anejad ekaṁ manaso javīyo
nainad devā āpnuvan pūrvam arṣat
tad dhāvato ’nyān atyeti tiṣṭhat
tasminn apo mātariśvā dadhāti
anejat — fixed; ekam — one; manasaḥ — than the mind; javīyaḥ — more swift; na — not; enat — this Supreme Lord; devāḥ — the demigods like Indra, etc.; āpnuvan — can approach; pūrvam — in front; arṣat — moving quickly; tat — He; dhāvataḥ — those who are running; anyān — others; atyeti — surpasses; tiṣṭhat — remaining in one place; tasmin — in Him; apaḥ — rain; mātariśvā — the gods who control the wind and rain; dadhāti — supply.
Although fixed in His abode, the Personality of Godhead is swifter than the mind and can overcome all others running. The powerful demigods cannot approach Him. Although in one place, He controls those who supply the air and rain. He surpasses all in excellence.
Through mental speculation, even the greatest philosopher cannot know the Supreme Lord, who is the Absolute Personality of Godhead. He can be known only by His devotees through His mercy. In the Brahma-saṁhitā (5.34) it is stated that even if a nondevotee philosopher travels through space at the speed of the wind or the mind for hundreds of millions of years, he will still find that the Absolute Truth is far, far away from him. The Brahma-saṁhitā (5.37) further describes that the Absolute Personality of Godhead has His transcendental abode, known as Goloka, where He remains and engages in His pastimes, yet by His inconceivable potencies He can simultaneously reach every part of His creative energy. In the Viṣṇu Purāṇa His potencies are compared to the heat and light that emanate from a fire. Although situated in one place, a fire can distribute its light and heat for some distance; similarly, the Absolute Personality of Godhead, although fixed in His transcendental abode, can diffuse His different energies everywhere.
Although His energies are innumerable, they can be divided into three principal categories: the internal potency, the marginal potency and the external potency. There are hundreds and millions of subheadings to each of these categories. The dominating demigods who are empowered to control and administer such natural phenomena as air, light and rain are all classified within the marginal potency of the Absolute Person. Lesser living beings, including humans, also belong to the Lord’s marginal potency. The material world is the creation of the Lord’s external potency. And the spiritual sky, where the kingdom of God is situated, is the manifestation of His internal potency.
Thus the different energies of the Lord are present everywhere. Although the Lord and His energies are nondifferent, one should not mistake these energies for the Supreme Truth. Nor should one wrongly consider that the Supreme Lord is distributed everywhere impersonally or that He loses His personal existence. Men are accustomed to reaching conclusions according to their capacity for understanding, but the Supreme Lord is not subject to our limited capacity for understanding. It is for this reason that the Upaniṣads warn us that no one can approach the Lord by his own limited potency.
In the Bhagavad-gītā (10.2) the Lord says that not even the great ṛṣis and suras can know Him. And what to speak of the asuras, for whom there is no question of understanding the ways of the Lord? This fourth mantra of Śrī Īśopaniṣad very clearly suggests that the Absolute Truth is ultimately the Absolute Person; otherwise there would have been no need to mention so many details in support of His personal features.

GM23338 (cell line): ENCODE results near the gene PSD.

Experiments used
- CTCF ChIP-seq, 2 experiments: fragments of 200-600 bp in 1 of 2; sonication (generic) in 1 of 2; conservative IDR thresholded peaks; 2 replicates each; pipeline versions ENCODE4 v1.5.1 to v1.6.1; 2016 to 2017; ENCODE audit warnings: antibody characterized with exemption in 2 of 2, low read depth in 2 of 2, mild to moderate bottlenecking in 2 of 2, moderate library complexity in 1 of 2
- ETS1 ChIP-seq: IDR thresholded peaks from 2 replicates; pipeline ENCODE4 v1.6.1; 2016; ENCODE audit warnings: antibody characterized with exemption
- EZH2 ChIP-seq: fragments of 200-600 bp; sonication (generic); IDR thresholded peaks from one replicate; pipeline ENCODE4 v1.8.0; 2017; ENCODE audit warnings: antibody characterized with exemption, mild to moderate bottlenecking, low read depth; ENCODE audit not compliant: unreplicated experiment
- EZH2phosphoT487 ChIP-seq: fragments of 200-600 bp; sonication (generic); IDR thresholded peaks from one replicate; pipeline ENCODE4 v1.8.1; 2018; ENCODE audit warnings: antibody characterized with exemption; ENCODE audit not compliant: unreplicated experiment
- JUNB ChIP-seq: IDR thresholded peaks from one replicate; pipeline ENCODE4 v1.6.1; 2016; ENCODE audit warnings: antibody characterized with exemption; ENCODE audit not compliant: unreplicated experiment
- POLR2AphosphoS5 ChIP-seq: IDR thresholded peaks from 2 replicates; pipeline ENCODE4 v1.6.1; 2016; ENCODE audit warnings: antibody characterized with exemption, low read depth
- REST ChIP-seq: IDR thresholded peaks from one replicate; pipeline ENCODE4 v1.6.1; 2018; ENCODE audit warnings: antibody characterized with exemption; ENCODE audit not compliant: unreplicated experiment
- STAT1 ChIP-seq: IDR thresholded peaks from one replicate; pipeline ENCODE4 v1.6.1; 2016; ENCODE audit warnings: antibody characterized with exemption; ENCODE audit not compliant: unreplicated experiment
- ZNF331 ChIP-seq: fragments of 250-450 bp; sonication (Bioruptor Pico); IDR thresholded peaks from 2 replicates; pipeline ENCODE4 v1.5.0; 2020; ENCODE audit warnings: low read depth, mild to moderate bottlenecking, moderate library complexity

Although the individual parts and parcels of the Lord’s potencies have all the symptoms of the Lord Himself, they have limited spheres of activity and are therefore all limited. The parts and parcels are never equal to the whole; therefore they cannot appreciate the Lord’s full potency. Under the influence of material nature, foolish and ignorant living beings who are but parts and parcels of the Lord try to conjecture about the Lord’s transcendental position. Śrī Īśopaniṣad warns of the futility of trying to establish the identity of the Lord through mental speculation. One should try to learn of the Transcendence from the Lord Himself, the supreme source of the Vedas, for the Lord alone has full knowledge of the Transcendence.
Every part and parcel of the Complete Whole is endowed with some particular energy to act according to the Lord’s will. When the part-and-parcel living entity forgets his particular activities under the Lord’s will, he is considered to be in māyā, illusion. Thus from the very beginning Śrī Īśopaniṣad warns us to be very careful to play the part designated for us by the Lord. This does not mean that the individual soul has no initiative of his own. Because he is part and parcel of the Lord, he must partake of the initiative of the Lord as well. When a person properly utilizes his initiative, or active nature, with intelligence, understanding that everything is the Lord’s potency, he can revive his original consciousness, which was lost due to association with māyā, the external energy.
All power is obtained from the Lord; therefore each particular power must be utilized to execute the will of the Lord and not otherwise. The Lord can be known by one who has adopted such a submissive service attitude. Perfect knowledge means knowing the Lord in all His features, knowing His potencies and knowing how these potencies work by His will. These matters are described by the Lord in the Bhagavad-gītā, the essence of all the Upaniṣads.
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